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Regents fire Catangui for the second time

Posted: Thursday, Aug 26th, 2010

A South Dakota State University professor who was fired in a dispute with his department head has been fired for the second time – and the American Association of University Professors wants to know why the state Board of Regents and the university aren’t following procedure.

Former Extension entomologist Mike Catangui lost his job in June, partly as the result of a disagreement with Plant Science Department head Sue Blodgett.

Although he was notified that he was terminated June 21 “for cause,” Catangui, a tenured professor, was not given a faculty hearing, which is established protocol in dismissals of this type.

When the American Association of University Professors (AAUP) wrote a letter of complaint to the university, Catangui was reinstated pending a hearing on the matter.

The insect specialist got his peer review early this month – closed to the public – after which the Board of Regents apparently overruled his temporary reinstatement and fired him again. He was officially terminated Aug. 14.

The problem with that, according to the AAUP, is that the faculty committee that heard the Catangui case isn’t scheduled to deliver its report until Aug. 30.

“Since the hearing committee has not yet issued its report,” wrote AAUP’s Gregory Scholtz in a letter to SDSU President David Chicoine, “we urge that Professor Catangui be continued on faculty status with receipt of salary pending the hearing committee’s report and any resulting board action.”

Scholtz is the director of AAUP’s Department of Academic Freedom, Tenure and Governance.

In his letter, the AAUP executive also chided the SDSU president for not responding to the organization’s original statement of concern.

“We have yet to receive your response to our letter of July 8 …” Scholtz wrote. “… And we still look forward to receiving your response to the concerns we have registered.”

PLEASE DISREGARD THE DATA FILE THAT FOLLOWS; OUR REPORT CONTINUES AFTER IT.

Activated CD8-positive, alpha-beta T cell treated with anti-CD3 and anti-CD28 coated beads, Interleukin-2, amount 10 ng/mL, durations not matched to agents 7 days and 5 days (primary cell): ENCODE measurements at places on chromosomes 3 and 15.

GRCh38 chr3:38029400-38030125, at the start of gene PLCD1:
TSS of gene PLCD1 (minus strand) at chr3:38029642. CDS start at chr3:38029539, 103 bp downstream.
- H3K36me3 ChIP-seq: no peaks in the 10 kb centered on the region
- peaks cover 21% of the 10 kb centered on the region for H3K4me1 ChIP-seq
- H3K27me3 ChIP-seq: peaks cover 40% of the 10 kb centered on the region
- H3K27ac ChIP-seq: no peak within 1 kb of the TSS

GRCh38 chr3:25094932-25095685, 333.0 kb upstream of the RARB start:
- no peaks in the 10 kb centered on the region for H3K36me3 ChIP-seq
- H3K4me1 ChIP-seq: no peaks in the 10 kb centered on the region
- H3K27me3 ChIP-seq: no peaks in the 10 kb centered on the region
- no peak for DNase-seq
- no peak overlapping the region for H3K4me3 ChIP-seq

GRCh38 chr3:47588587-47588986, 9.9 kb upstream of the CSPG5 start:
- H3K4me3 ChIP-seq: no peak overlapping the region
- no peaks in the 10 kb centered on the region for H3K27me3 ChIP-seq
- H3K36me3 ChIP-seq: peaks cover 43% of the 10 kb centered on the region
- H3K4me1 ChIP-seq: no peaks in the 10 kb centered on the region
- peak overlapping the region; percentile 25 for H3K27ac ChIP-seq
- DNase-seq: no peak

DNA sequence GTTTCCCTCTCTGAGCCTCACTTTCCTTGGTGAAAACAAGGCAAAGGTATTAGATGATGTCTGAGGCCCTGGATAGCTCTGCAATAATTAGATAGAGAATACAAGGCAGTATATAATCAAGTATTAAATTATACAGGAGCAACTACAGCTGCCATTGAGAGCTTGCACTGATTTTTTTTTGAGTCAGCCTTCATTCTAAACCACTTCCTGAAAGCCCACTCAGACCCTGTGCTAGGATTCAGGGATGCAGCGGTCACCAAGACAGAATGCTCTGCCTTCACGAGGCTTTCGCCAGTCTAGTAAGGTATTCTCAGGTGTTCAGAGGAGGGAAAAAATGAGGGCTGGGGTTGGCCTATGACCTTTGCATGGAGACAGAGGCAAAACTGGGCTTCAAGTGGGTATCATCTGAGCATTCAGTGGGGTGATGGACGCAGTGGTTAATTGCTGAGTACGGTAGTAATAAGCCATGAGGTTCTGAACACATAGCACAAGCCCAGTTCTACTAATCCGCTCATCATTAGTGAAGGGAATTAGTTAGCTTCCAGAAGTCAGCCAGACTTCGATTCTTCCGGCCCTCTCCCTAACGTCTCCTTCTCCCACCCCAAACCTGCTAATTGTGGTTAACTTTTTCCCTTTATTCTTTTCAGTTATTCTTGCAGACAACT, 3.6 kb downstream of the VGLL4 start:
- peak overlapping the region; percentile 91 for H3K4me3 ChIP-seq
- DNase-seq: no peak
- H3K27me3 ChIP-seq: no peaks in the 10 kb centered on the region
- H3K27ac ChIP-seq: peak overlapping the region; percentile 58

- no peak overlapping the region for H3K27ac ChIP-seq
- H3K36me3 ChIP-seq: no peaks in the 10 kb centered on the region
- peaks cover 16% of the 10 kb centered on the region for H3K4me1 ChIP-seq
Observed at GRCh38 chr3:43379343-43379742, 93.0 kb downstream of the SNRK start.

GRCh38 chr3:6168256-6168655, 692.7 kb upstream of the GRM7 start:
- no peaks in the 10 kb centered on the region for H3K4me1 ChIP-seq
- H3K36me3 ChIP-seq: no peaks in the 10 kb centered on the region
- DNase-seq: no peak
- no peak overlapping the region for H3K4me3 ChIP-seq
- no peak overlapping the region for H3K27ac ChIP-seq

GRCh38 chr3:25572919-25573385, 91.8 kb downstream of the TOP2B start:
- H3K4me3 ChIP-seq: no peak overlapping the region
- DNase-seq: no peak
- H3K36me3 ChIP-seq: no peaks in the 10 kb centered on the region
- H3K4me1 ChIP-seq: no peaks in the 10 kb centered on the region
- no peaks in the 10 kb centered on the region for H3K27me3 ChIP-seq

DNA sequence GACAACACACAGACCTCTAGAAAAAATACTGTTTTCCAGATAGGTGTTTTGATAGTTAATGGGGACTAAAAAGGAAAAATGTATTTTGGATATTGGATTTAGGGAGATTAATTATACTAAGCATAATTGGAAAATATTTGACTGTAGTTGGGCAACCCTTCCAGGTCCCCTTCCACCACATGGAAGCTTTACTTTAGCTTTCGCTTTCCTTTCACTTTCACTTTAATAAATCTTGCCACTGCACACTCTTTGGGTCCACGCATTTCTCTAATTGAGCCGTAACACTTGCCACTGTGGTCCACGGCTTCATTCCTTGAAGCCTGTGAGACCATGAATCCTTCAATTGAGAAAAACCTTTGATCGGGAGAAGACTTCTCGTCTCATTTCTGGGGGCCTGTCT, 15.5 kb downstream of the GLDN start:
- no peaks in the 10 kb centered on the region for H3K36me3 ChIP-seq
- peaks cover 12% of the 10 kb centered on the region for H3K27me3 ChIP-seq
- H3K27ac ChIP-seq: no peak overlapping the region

Although several job-performance matters were listed in Catangui’s dismissal, perhaps the most critical was his refusal to support regional soybean aphid spraying recommendations. His own research for South Dakota growers did not support the recommended timing and quantities of those pesticide applications, he said, and he couldn’t in good conscience advise his constituents to do something he knew to be wrong or at least ineffective.

That made his firing not merely a procedural issue but one of academic integrity and freedom of speech. It also raised questions about the protections afforded by tenure.

AAUP members voted in 1962 to censure the South Dakota Board of Regents for the 1958 dismissal of an agronomy professor who had served 15 years at SDSU. Censure was not lifted until 1991 when the regents adopted policies on tenure and dismissal in agreement with the Council of Higher Education, the union representing university faculty.

Censure by the AAUP could diminish a university’s status and could affect hiring.

Neither the university nor the Board of Regents can comment on the specifics of Catangui’s case because it is a personnel matter. Catangui has chosen not to speak publicly on the details of his dismissal.

Contact Ken Curley at kcurley@brookingsregister.com.

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